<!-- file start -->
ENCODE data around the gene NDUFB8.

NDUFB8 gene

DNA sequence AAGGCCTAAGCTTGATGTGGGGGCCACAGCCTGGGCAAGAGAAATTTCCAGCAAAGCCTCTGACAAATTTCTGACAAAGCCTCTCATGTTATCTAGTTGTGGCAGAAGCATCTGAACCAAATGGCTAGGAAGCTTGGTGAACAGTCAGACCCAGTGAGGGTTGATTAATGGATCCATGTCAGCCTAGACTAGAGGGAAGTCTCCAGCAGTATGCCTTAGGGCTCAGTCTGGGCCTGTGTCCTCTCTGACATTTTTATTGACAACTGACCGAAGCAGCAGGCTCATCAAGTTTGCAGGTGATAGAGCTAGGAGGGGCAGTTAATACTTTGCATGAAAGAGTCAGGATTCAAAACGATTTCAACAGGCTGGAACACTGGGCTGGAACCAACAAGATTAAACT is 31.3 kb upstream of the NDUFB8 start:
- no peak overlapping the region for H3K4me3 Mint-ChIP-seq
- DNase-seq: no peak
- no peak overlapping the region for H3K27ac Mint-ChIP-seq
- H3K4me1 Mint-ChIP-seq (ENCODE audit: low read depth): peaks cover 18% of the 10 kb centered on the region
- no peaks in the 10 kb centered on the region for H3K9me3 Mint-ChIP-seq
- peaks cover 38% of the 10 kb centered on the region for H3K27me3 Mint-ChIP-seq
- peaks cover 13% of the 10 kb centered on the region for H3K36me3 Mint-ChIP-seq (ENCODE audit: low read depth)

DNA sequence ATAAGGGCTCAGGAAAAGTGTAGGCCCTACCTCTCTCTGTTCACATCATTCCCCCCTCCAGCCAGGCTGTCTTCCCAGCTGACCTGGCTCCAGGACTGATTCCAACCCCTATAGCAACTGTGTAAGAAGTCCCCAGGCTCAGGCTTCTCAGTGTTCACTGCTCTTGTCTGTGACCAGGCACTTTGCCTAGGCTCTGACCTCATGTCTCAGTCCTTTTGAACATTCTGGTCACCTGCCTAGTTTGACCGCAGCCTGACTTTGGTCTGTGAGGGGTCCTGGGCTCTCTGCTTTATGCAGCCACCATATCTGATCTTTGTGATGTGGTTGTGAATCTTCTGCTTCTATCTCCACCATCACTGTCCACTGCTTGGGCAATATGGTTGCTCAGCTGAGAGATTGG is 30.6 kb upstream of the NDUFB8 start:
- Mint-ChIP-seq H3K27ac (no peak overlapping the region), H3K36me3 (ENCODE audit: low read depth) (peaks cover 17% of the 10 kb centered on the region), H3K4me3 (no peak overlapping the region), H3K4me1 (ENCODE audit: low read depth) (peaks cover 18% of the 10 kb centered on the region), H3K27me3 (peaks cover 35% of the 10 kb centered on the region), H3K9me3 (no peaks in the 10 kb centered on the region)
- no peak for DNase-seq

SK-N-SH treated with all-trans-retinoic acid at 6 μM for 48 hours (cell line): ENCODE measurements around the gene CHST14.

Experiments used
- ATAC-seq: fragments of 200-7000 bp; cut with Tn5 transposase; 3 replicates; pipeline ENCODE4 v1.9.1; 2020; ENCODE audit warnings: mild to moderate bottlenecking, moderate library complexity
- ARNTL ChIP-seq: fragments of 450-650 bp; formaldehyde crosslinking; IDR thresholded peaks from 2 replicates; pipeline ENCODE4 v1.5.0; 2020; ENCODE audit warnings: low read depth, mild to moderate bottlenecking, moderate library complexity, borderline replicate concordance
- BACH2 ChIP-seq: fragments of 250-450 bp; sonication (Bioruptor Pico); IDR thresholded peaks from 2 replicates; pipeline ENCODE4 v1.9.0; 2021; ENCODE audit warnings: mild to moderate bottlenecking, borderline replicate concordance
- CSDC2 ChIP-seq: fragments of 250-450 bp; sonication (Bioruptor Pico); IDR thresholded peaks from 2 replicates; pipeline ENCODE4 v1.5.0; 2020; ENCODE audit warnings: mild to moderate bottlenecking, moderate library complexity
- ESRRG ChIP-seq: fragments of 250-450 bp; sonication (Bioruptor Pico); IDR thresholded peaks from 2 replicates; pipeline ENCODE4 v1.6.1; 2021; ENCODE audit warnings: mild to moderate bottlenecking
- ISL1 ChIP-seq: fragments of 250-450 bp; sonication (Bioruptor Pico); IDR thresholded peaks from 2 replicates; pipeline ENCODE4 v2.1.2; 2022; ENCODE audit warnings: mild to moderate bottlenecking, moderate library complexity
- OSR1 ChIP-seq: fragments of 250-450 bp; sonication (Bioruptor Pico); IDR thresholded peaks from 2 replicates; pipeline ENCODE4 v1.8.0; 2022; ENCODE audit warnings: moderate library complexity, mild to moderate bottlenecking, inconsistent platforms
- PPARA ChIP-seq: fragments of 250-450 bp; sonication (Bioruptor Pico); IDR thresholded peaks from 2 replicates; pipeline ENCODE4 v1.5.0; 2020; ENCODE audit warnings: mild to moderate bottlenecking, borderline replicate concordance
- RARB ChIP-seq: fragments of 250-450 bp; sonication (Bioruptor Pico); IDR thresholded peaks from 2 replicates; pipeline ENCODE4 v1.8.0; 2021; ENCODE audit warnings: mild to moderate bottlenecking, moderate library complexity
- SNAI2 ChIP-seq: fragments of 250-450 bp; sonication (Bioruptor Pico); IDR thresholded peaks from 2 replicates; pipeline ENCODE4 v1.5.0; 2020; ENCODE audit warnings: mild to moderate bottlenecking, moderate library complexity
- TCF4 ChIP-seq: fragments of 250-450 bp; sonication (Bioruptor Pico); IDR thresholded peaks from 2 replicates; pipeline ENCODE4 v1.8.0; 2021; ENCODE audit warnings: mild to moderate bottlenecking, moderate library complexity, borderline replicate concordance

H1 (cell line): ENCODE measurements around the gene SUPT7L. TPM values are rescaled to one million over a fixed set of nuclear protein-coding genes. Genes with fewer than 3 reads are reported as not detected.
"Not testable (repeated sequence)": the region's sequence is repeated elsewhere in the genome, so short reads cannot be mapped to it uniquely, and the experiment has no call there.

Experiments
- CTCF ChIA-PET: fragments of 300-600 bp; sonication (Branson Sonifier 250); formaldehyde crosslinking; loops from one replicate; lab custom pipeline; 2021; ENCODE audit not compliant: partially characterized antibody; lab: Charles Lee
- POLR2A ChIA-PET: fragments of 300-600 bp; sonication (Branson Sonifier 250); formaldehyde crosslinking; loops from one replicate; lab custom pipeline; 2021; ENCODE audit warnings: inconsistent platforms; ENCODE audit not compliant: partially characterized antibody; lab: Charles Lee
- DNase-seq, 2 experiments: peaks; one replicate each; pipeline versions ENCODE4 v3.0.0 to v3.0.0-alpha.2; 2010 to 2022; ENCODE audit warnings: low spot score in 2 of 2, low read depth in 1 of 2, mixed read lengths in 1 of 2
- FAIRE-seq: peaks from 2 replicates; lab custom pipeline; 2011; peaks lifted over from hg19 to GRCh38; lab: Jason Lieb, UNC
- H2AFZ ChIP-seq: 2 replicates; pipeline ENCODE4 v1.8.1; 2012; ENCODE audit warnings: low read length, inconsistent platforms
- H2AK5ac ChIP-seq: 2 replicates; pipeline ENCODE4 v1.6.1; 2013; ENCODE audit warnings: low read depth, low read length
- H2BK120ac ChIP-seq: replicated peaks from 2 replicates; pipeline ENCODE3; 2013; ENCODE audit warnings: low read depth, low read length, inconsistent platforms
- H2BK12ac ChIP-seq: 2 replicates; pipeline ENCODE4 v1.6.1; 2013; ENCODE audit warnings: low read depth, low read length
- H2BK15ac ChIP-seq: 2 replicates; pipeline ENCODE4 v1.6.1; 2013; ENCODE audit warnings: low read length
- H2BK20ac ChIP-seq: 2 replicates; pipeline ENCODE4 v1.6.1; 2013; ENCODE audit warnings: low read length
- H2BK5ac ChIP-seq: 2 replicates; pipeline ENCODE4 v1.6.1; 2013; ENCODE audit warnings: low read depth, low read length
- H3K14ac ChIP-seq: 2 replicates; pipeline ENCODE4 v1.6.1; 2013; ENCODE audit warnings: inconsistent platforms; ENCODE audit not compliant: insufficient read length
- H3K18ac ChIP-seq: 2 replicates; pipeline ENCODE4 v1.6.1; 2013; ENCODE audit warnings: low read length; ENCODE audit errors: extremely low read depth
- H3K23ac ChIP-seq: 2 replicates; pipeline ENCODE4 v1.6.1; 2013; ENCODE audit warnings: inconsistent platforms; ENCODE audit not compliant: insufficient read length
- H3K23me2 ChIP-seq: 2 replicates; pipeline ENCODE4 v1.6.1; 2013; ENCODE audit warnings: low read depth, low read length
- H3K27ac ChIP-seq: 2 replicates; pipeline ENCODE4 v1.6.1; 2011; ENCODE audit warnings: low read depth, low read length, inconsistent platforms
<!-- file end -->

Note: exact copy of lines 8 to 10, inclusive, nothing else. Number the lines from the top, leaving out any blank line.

- no peaks in the 10 kb centered on the region for H3K9me3 Mint-ChIP-seq
- peaks cover 38% of the 10 kb centered on the region for H3K27me3 Mint-ChIP-seq
- peaks cover 13% of the 10 kb centered on the region for H3K36me3 Mint-ChIP-seq (ENCODE audit: low read depth)